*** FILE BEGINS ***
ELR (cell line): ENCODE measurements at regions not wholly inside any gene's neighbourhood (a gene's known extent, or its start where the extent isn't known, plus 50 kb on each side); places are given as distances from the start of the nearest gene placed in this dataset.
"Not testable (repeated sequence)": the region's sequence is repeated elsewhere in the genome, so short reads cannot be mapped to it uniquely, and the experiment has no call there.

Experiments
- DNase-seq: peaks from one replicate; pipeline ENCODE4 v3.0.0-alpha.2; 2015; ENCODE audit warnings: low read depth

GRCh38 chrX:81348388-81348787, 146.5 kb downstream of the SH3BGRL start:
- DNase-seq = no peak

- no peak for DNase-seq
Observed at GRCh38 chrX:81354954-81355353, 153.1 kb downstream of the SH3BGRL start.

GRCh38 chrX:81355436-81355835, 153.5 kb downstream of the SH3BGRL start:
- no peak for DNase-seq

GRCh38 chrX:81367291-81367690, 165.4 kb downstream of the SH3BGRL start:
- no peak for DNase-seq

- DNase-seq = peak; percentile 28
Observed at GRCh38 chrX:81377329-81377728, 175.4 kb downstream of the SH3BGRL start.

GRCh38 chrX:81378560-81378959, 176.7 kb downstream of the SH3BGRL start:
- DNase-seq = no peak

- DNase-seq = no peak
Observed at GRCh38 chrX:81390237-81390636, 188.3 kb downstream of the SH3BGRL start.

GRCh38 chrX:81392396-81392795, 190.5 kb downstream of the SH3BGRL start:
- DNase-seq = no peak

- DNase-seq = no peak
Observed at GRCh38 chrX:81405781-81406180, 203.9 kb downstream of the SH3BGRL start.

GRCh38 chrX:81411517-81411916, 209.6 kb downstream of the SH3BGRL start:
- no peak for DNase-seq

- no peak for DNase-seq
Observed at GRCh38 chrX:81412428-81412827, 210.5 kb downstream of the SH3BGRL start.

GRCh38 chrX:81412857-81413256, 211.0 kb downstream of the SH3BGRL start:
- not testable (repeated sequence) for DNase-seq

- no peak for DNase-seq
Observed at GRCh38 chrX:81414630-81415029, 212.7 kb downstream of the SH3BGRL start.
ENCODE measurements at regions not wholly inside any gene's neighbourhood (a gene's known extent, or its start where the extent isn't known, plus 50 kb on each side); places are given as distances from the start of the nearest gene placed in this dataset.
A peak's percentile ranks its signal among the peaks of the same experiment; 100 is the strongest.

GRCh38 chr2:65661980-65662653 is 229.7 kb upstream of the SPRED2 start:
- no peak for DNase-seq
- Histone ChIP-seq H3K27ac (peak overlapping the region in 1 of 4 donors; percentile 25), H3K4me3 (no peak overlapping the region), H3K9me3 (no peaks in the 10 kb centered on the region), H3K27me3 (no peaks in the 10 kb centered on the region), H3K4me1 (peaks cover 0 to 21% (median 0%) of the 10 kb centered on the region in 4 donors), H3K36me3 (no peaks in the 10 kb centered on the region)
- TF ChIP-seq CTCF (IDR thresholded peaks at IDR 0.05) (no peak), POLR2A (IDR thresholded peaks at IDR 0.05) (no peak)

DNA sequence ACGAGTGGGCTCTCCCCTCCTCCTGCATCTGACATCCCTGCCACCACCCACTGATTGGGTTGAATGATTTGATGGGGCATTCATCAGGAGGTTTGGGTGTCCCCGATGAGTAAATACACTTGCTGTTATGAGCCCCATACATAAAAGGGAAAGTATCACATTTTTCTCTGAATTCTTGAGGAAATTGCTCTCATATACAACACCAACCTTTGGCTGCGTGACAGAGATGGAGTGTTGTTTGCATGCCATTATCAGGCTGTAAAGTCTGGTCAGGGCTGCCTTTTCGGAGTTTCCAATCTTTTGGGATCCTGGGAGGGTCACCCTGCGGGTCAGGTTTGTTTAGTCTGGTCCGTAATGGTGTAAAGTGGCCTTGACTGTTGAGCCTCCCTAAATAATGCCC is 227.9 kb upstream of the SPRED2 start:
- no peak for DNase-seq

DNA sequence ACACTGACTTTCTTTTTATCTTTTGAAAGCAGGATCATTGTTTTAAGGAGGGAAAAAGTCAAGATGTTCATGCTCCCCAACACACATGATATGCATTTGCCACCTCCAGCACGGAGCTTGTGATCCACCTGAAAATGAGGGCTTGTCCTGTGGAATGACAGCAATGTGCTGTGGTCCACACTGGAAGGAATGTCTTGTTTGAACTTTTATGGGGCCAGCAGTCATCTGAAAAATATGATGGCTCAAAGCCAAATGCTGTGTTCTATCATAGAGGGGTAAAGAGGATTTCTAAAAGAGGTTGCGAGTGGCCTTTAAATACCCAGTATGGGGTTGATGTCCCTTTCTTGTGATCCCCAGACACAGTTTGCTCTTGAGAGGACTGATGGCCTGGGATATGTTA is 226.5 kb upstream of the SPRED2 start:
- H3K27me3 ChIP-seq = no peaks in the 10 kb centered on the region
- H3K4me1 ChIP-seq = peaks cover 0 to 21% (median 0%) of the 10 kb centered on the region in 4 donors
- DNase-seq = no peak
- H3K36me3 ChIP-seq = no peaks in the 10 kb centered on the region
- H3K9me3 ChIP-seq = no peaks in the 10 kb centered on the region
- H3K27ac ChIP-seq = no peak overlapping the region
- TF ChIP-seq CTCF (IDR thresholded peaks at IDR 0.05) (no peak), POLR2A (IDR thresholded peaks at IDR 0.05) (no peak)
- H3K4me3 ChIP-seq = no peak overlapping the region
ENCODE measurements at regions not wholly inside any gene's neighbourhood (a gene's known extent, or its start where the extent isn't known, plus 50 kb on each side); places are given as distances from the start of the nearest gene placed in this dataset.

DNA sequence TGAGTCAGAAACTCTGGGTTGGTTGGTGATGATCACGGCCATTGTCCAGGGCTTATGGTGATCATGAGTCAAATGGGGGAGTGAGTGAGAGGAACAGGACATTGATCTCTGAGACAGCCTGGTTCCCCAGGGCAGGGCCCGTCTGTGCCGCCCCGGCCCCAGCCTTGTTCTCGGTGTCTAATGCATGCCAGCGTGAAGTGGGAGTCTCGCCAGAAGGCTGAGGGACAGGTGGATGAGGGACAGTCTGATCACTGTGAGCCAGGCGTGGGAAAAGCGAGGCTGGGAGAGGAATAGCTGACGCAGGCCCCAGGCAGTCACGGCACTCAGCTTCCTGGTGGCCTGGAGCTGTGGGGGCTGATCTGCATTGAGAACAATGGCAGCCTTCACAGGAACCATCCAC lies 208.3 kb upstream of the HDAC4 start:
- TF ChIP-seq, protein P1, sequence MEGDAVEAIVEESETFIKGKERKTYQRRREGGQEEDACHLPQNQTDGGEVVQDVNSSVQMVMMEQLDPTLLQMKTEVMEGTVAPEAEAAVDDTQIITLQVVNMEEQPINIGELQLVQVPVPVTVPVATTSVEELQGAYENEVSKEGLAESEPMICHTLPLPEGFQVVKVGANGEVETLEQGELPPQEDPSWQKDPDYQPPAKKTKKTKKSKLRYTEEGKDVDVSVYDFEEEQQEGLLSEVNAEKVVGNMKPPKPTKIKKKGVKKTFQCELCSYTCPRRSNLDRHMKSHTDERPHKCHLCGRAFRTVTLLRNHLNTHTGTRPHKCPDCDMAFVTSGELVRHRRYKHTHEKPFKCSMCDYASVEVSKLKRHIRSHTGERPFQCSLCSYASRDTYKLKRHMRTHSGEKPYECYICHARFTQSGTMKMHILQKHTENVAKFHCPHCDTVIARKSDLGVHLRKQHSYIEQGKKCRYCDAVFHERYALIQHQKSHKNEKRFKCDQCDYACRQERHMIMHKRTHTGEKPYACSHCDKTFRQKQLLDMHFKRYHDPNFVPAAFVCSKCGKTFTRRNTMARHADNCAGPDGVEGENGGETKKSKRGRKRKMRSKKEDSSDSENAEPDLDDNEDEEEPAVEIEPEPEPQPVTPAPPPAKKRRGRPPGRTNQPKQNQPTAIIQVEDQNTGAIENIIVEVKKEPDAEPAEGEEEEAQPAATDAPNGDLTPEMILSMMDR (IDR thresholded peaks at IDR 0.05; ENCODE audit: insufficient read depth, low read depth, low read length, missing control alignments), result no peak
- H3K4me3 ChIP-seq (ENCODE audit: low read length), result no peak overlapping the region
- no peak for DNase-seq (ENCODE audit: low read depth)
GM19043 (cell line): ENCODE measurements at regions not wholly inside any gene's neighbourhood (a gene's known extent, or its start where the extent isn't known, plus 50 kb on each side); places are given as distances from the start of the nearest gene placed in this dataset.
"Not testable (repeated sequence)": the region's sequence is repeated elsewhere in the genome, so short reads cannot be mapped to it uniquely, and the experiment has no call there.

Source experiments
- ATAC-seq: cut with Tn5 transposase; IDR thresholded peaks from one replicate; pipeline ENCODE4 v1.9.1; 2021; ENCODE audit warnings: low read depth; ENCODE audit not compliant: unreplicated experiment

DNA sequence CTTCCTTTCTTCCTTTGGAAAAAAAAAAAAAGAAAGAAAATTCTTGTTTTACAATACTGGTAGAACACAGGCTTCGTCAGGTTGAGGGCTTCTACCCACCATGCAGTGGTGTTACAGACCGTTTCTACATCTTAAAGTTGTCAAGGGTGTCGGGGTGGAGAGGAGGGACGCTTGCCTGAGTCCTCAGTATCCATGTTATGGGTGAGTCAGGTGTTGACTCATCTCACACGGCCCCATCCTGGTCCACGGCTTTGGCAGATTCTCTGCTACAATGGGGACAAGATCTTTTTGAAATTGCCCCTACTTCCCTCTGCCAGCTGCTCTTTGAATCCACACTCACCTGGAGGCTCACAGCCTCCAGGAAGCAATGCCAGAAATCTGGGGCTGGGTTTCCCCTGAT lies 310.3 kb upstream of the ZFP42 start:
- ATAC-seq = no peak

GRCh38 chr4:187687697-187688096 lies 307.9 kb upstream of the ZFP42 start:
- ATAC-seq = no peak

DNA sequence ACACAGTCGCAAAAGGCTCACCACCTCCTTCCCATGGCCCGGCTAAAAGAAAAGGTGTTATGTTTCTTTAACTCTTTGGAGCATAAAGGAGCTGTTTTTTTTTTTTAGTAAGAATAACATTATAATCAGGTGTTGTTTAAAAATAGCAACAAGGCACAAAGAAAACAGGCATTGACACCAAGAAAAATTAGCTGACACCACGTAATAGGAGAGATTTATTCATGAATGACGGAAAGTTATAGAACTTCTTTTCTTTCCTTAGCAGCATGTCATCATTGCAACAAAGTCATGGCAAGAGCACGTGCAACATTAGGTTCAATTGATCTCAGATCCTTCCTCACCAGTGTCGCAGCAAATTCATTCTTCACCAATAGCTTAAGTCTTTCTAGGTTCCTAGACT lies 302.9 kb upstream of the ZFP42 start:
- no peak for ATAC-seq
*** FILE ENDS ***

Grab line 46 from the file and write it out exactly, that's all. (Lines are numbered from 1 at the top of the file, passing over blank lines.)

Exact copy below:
- TF ChIP-seq CTCF (IDR thresholded peaks at IDR 0.05) (no peak), POLR2A (IDR thresholded peaks at IDR 0.05) (no peak)